# Introducing Monte Carlo Methods with R [electronic resource] / by Christian Robert, George Casella.

##### By: Robert, Christian [author.]

##### Contributor(s): Casella, George [author.] | SpringerLink (Online service)

Material type: TextSeries: Use R: Publisher: New York, NY : Springer New York, 2010Description: XX, 284 p. online resourceContent type: text Media type: computer Carrier type: online resourceISBN: 9781441915764Subject(s): Mathematics | Mathematical statistics | Computer simulation | Computer mathematics | Probabilities | Statistics | Applied mathematics | Engineering mathematics | Mathematics | Probability Theory and Stochastic Processes | Computational Mathematics and Numerical Analysis | Statistics and Computing/Statistics Programs | Simulation and Modeling | Probability and Statistics in Computer Science | Appl.Mathematics/Computational Methods of EngineeringAdditional physical formats: Printed edition:: No titleDDC classification: 519.2 LOC classification: QA273.A1-274.9QA274-274.9Online resources: Click here to access onlineItem type | Current location | Collection | Call number | Status | Date due | Barcode | Item holds |
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Basic R Programming -- Random Variable Generation -- Monte Carlo Integration -- Controlling and Accelerating Convergence -- Monte Carlo Optimization -- Metropolis#x2013;Hastings Algorithms -- Gibbs Samplers -- Convergence Monitoring and Adaptation for MCMC Algorithms.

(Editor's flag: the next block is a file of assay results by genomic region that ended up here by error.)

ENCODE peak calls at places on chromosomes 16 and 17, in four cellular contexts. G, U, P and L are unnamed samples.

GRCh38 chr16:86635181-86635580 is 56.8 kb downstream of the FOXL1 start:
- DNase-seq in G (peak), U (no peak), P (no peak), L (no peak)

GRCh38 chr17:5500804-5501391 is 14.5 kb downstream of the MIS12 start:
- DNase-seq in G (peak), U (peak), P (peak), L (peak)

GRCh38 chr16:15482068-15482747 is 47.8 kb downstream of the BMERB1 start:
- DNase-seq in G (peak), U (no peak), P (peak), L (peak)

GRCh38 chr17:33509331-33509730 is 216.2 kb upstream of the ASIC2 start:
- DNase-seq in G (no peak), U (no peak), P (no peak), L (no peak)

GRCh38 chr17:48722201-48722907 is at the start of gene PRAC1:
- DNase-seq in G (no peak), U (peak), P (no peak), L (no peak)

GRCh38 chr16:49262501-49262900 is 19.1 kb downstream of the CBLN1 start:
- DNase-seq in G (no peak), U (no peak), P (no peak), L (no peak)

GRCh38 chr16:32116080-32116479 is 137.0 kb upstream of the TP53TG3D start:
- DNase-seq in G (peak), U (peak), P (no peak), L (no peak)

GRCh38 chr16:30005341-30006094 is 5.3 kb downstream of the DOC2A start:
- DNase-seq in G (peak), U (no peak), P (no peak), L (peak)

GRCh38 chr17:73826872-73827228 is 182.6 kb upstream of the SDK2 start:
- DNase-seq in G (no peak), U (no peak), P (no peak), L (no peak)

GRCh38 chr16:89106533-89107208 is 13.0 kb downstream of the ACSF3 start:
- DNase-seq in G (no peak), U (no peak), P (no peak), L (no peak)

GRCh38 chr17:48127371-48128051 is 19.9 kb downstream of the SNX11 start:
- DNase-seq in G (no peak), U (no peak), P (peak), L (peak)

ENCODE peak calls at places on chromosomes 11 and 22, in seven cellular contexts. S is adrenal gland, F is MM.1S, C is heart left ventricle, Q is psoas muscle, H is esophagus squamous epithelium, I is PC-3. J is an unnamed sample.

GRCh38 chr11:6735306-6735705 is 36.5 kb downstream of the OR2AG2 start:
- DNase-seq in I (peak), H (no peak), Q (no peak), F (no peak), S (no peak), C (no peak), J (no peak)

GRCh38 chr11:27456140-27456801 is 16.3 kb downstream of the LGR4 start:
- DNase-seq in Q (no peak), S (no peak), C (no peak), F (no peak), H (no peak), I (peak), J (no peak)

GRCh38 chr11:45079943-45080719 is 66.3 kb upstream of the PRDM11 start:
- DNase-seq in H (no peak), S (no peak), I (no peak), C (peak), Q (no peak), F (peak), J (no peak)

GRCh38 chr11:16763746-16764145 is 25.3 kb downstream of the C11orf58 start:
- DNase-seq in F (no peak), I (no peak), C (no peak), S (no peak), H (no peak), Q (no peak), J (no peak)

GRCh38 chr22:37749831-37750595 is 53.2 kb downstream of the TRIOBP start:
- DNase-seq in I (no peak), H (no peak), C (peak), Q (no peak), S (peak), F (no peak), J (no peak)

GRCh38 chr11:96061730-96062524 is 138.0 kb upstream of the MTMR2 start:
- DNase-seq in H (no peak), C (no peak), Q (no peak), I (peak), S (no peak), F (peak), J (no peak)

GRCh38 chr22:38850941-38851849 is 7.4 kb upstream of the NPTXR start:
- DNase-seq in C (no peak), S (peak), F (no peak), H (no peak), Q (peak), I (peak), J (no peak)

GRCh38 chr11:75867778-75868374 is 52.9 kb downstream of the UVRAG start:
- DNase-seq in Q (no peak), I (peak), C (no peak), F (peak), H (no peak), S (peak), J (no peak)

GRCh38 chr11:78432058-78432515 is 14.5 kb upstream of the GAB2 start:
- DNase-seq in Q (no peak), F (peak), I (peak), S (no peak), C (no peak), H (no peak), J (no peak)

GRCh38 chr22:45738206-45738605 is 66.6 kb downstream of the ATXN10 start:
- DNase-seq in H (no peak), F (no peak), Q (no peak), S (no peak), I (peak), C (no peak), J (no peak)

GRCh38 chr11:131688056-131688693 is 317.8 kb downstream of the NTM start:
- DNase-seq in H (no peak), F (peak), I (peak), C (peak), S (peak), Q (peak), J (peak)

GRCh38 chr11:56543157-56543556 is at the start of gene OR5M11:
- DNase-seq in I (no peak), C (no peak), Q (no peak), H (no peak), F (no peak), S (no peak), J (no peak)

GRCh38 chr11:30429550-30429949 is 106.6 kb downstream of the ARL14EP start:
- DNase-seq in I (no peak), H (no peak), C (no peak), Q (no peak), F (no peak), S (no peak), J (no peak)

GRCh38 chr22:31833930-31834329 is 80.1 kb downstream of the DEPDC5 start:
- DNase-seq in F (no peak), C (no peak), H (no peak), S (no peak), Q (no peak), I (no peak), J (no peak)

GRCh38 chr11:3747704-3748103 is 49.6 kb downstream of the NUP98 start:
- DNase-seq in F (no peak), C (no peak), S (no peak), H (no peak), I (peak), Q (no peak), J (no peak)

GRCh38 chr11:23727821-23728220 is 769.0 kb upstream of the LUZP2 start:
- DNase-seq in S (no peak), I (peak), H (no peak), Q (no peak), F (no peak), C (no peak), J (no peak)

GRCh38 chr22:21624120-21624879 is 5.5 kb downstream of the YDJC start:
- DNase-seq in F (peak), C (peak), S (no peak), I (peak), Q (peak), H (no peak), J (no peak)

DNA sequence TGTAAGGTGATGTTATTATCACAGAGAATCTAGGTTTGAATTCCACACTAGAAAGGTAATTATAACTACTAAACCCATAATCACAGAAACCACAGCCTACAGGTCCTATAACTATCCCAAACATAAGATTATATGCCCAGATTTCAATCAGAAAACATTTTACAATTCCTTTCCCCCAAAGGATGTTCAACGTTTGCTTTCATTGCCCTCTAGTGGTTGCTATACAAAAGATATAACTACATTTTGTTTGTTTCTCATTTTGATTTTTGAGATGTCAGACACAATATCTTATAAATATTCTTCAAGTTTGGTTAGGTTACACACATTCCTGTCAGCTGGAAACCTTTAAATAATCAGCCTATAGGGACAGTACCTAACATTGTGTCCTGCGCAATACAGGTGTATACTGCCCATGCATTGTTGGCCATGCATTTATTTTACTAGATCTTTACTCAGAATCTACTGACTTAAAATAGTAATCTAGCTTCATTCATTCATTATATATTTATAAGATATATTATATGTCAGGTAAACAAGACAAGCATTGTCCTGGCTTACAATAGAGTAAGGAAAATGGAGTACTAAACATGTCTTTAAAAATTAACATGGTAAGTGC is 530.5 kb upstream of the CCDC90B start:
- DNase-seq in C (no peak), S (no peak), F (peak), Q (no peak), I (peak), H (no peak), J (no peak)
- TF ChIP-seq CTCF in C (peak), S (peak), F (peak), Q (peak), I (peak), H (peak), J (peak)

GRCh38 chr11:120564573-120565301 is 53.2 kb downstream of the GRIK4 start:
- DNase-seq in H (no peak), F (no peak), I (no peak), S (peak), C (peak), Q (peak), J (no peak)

Computational techniques based on simulation have now become an essential part of the statistician's toolbox. It is thus crucial to provide statisticians with a practical understanding of those methods, and there is no better way to develop intuition and skills for simulation than to use simulation to solve statistical problems. Introducing Monte Carlo Methods with R covers the main tools used in statistical simulation from a programmer's point of view, explaining the R implementation of each simulation technique and providing the output for better understanding and comparison. While this book constitutes a comprehensive treatment of simulation methods, the theoretical justification of those methods has been considerably reduced, compared with Robert and Casella (2004). Similarly, the more exploratory and less stable solutions are not covered here. This book does not require a preliminary exposure to the R programming language or to Monte Carlo methods, nor an advanced mathematical background. While many examples are set within a Bayesian framework, advanced expertise in Bayesian statistics is not required. The book covers basic random generation algorithms, Monte Carlo techniques for integration and optimization, convergence diagnoses, Markov chain Monte Carlo methods, including Metropolis {Hastings and Gibbs algorithms, and adaptive algorithms. All chapters include exercises and all R programs are available as an R package called mcsm. The book appeals to anyone with a practical interest in simulation methods but no previous exposure. It is meant to be useful for students and practitioners in areas such as statistics, signal processing, communications engineering, control theory, econometrics, finance and more. The programming parts are introduced progressively to be accessible to any reader. Christian P. Robert is Professor of Statistics at Université Paris Dauphine, and Head of the Statistics Laboratory of CREST, both in Paris, France. He has authored more than 150 papers in applied probability, Bayesian statistics and simulation methods. He is a fellow of the Institute of Mathematical Statistics and the recipient of an IMS Medallion. He has authored eight other books, including The Bayesian Choice which received the ISBA DeGroot Prize in 2004, Monte Carlo Statistical Methods with George Casella, and Bayesian Core with Jean-Michel Marin. He has served as Joint Editor of the Journal of the Royal Statistical Society Series B, as well as an associate editor for most major statistical journals, and was the 2008 ISBA President. George Casella is Distinguished Professor in the Department of Statistics at the University of Florida. He is active in both theoretical and applied statistics, is a fellow of the Institute of Mathematical Statistics and the American Statistical Association, and a Foreign Member of the Spanish Royal Academy of Sciences. He has served as Theory and Methods Editor of the Journal of the American Statistical Association, as Executive Editor of Statistical Science, and as Joint Editor of the Journal of the Royal Statistical Society Series B. In addition to books with Christian Robert, he has written Variance Components, 1992, with S.R. Searle and C.E. McCulloch; Statistical Inference, Second Edition, 2001, with Roger Berger; and Theory of Point Estimation, Second Edition, 1998, with Erich Lehmann. His latest book is Statistical Design 2008.

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